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I’m excited to share news about a significant advancement in treatment for patients with HER2-positive early breast cancer. A phase III trial shows that a treatment called Kadcyla® (TDM-1) lowered the risk of recurrence of invasive breast cancer or death by 50% compared to Herceptin® in patients with HER2-positive early breast cancer with residual disease after pre-surgical (neoadjuvant = NST) therapy.

Approximately 20% of all breast cancers are HER2-positive, which tend to be more aggressive than HER2-negative breast cancers. For patients with HER2–positive early breast cancer who received pre-surgical chemotherapy plus HER2-targeted therapy and still have residual invasive disease at the time of surgery, this state of residual disease is associated with a worse prognosis of recurrence or death.

Pre-surgical (neoadjuvant) treatment is given with the goal of shrinking tumors to help improve surgical outcomes and to monitor a tumors response to medical therapy. Post-surgical (adjuvant) treatment is given as part of a complete early breast cancer treatment regimen and is aimed at eliminating any remaining cancer cells in the body after surgery to help reduce the risk of the cancer returning.

In the trial, Kadcyla® was given to HER2-positive breast cancer patients who had residual disease in the breast and/or in axillary nodes following neoadjuvant treatment. Kadcyla®  has two cancer-fighting agents in one drug: the first agent is an anti-HER2 antibody, which delivers Kadcyla® to the breast cancer, and the second agent is a chemotherapy drug, which kills the breast cancer.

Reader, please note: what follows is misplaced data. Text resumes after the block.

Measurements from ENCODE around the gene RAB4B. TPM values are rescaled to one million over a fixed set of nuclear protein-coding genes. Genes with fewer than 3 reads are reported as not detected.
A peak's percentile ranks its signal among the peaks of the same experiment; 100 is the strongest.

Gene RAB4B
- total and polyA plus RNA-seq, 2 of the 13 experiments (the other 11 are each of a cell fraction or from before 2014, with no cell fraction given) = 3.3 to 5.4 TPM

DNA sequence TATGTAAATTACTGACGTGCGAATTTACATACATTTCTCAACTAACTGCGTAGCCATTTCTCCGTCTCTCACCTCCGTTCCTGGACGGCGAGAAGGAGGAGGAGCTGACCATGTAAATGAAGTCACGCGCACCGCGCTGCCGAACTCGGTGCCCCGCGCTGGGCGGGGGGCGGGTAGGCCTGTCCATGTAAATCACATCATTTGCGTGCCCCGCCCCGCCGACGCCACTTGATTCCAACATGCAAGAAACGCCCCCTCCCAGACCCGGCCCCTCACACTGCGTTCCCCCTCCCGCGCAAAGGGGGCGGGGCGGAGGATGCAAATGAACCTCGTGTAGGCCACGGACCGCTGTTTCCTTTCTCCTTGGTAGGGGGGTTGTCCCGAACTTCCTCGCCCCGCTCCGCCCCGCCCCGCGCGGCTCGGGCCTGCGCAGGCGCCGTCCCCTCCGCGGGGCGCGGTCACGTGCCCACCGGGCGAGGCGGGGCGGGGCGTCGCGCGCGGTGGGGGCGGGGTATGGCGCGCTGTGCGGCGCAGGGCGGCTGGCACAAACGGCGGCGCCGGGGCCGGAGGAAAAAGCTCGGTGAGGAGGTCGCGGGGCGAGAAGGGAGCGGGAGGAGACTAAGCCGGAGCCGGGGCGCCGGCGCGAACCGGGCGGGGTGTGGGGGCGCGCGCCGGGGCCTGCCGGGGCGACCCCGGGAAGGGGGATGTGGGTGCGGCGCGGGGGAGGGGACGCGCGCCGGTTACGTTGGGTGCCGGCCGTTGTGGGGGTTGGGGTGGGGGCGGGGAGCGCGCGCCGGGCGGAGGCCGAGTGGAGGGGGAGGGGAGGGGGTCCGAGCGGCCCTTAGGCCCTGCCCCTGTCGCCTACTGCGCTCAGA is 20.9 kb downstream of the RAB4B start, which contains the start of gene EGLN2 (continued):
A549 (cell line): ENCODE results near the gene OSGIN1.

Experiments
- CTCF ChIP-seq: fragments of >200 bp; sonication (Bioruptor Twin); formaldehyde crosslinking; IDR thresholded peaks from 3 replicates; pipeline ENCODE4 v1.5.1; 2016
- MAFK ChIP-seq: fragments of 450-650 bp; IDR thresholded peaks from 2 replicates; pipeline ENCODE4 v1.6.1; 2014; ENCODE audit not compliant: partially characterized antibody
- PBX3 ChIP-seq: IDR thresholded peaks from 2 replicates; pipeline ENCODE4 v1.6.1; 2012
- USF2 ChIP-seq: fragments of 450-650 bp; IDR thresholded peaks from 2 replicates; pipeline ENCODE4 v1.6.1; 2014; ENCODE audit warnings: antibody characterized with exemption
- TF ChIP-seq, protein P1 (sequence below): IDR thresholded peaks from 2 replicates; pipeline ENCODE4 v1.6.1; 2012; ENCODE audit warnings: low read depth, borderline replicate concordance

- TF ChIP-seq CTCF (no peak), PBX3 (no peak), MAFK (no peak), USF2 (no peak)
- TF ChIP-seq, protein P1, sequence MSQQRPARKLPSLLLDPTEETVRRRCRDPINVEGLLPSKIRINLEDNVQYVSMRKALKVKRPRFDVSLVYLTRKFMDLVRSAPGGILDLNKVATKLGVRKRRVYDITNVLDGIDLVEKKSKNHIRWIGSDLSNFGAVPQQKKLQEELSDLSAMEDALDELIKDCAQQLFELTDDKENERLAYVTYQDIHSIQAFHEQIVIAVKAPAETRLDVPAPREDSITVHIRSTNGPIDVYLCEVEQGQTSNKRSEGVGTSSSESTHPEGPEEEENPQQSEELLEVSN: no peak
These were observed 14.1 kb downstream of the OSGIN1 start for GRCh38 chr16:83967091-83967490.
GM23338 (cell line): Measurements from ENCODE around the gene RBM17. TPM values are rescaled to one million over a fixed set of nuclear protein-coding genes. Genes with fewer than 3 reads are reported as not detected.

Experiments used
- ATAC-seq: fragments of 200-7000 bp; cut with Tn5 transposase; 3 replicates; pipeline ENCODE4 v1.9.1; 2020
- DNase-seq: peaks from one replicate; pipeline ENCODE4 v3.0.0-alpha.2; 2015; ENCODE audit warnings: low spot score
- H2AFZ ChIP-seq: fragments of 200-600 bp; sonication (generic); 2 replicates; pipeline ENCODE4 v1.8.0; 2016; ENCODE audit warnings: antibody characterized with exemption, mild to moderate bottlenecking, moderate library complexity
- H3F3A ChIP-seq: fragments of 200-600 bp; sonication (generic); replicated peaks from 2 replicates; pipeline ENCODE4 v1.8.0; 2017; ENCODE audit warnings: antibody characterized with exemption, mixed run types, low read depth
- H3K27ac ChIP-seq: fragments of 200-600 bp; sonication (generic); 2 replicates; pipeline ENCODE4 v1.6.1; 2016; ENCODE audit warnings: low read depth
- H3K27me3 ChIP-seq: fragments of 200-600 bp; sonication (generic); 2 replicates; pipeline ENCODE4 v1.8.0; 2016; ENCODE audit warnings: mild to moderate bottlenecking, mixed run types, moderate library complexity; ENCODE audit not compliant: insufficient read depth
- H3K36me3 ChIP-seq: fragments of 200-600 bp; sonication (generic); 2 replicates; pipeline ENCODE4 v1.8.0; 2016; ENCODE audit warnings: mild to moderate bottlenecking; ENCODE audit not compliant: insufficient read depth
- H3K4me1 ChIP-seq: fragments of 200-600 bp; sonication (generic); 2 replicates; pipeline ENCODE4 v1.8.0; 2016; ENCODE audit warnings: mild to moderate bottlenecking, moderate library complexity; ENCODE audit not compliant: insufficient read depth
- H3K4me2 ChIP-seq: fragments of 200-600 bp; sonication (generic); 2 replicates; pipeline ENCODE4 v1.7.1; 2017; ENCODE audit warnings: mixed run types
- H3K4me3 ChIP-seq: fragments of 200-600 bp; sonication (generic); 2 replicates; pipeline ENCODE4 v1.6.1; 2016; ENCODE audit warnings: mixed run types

Like many cancer medicines, Kadcyla® is given by intravenous (IV) infusion at a doctor’s office, hospital, or infusion center at three week intervals.

At three years, 88.3% of people in the trial who were treated with Kadcyla® did not have their breast cancer return compared to 77% who were treated with Herceptin, an 11.3 percent improvement. Kadcyla® improved invasive disease-free survival rates regardless of hormone receptor status, lymph node status, and prior HER2-targeted treatment regimen received before surgery.

The results of the trial were presented at the 2018 San Antonio Breast Cancer Symposium on December 5th, published in the New England Journal of Medicine, and will be submitted to regulatory authorities around the world, including the FDA.

I’m very encouraged by these positive results with Kadcyla® treatment for people with HER2-positive early breast cancer who have residual disease after pre-surgical therapy, and I will be recommending that all my patients who have HER2-positive breast cancer measuring at least 1-cm in size receive chemotherapy with HER2 targeted therapy prior to surgery.

If you’d like to discuss advances in surgical treatments for breast cancer, I am happy to consult with you. Committed to serving breast cancer patients through my solo practice in Breast Surgical Oncology and General Surgery, I have offices at Tennova Turkey Creek Medical Center in West Knoxville, at Tennova North Knoxville Medical Center in Powell, at Jefferson Memorial Hospital, and in Newport. My extensive research and dedication to continual learning have distinguished me as a leader in the field. To learn more about my compassionate surgical care approach visit www.aaronmd.com or call (865) 692-1610.